Science Editor James Riley (pictured below, centre) gives us an amusing but insightful description of  how the brain reacts with alcohol. 

With UWE Freshers’ Week looming over the city I’m sure that many people are feeling that bustling anticipation, with just a hint of reluctance, which marks this event every year. Fresh freshers and experienced veterans alike will be polishing their lines and frantically scouring the internet for late tickets to this year’s events. All of these events are different, but they have one theme in common: alcohol, and what a powerful theme this is.

With its ability to convince you to eat a 2000kcal shish kebab at 4am, wearing only a traffic cone which belongs to Avon & Somerset Police, while escorting your best-friend’s ex back home to your student digs for a night of questionable pleasure and a morning of intense regret; yes, this is a powerful theme indeed. Earlier in the night, alcohol whispered in your ear and told you that it’s a fantastic idea to take off your trousers and dive into the fountains to save a helpless floating cowboy hat (that is, a cowboy hat floating in the fountains, not the lost headwear of some careless anti-gravity gunslinger). As a social lubricant it allowed you to finally approach that attractive neighbour of yours, the one which you’ve been avoiding for two weeks, telling yourself that you are waiting for the right time—alcohol, alcohol is the right time; well, that’s what alcohol would say, wouldn’t it?

So, how does our favourite tipple compel us to carry out these regrettable acts? Aside from stimulating dopamine in your brain’s ‘reward centre’, which accounts for the high and buzzy feelings as well as why you keep going back for more; alcohol affects the levels of two major neurotransmitters—GABA and glutamate. Neurotransmitters are chemical messengers in the brain and are normally described as inhibitory or excitatory, meaning that they decrease or increase electrical activity in the brain (this is an oversimplification as many neurotransmitters have diverse cascading effects; however, in this example of how alcohol affects brain chemistry these terms will do just fine). Alcohol increases GABA, an inhibitory signal, and decreases glutamate, an excitatory signal: leading to an overall slowdown in neural activity.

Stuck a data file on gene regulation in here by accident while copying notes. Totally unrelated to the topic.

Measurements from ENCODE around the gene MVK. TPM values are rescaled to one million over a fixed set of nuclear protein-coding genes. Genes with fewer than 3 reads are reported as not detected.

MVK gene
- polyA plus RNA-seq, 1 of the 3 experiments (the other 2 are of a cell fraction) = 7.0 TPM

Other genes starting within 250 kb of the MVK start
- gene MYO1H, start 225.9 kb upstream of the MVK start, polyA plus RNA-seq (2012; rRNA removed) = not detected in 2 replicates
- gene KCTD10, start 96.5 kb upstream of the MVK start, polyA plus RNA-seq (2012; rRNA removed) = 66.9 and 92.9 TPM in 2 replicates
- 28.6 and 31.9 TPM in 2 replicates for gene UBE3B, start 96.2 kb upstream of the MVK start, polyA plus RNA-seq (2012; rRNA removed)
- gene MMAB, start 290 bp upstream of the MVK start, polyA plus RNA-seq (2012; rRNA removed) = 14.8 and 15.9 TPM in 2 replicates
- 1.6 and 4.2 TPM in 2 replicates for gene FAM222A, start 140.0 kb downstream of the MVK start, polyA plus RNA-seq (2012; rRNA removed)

Exerting its effects in different areas of the brain, this chemical imbalance has diverse outcomes. In the cerebral cortex this can lead to the slowing of sensual processing, clouded judgement and behavioural dis-inhibition, or the “Dutch courage” you rely on to finally go and approach that fine specimen of natural symmetry who is so far out of your league that five consecutive years of promotion wouldn’t even unite you.

As alcohol continues to flood your motherboard it affects your cerebellum which is responsible for the not-so-shameful act of falling over while drunk; which everyone has gone through, or will do quite shortly.

Those gaps in your memory and late-night arguments, over everything and nothing, are caused by alcohol affecting your limbic system. The resulting exaggerated emotional state has undoubtedly led to many a late-night relationship breakup, and early-morning marriage proposal.

“Once you pop, you can’t stop,” will surely be intoned about campus for the next few weeks. This little motto is a tribute to the pituitary gland, which when under the influence of alcohol reduces secretion of anti-diuretic hormones, causing less water absorption: leading to you frequenting the W.C. over and over and over again, the ensuing dehydration being a key contributor to tomorrow’s insurmountable hangover.

The unquenchable fire ignited in your loins (for lack of a better phrase), or increase in sexual urges, is alcohol’s way of saying it has flooded your hypothalamus; although, you may struggle to honour any promises if you carry on drinking all night, as the not-so-scientific diagnosis of “brewer’s droop” may scarper your chances.

And finally, if you continue to outdrink the rest of Bristol, alcohol will affect your medulla (brain stem) which controls involuntary movements such as your heart beat and breathing. This can cause you to feel sleepy; although, it’s slightly more worrying at higher doses as this shutdown can be fatal.

How could I forget the dreaded spins? Which the buoyancy hypothesis suggests is caused by alcohol lightening the ear’s balancing fluid (ampullary cupula) compared to the surrounding fluid (endolymph) resulting in hyper-sensitivity to gravity and rotation: of which Dean Martin famously remarked: “you’re not drunk if you can lie on the floor without holding on.” I am sure there will be a few spinners over the coming weeks, so here is a freebie for you: anecdotal reports suggest keeping one foot flat on the ground whilst lying in bed will help alleviate the symptoms of this emetic condition. If nothing else, at least you’ve already got one foot ready to board the chunder train express!

So, that’s a quick summary of how alcohol affects your body through alterations in the chemistry of your brain; something we are all going to be experiencing over the next few weeks, months and, probably, years. Be sure to check out the next article on alcohol: Hangovers and how to beat them, it could give you the staying power you need to survive this Freshers’ Week.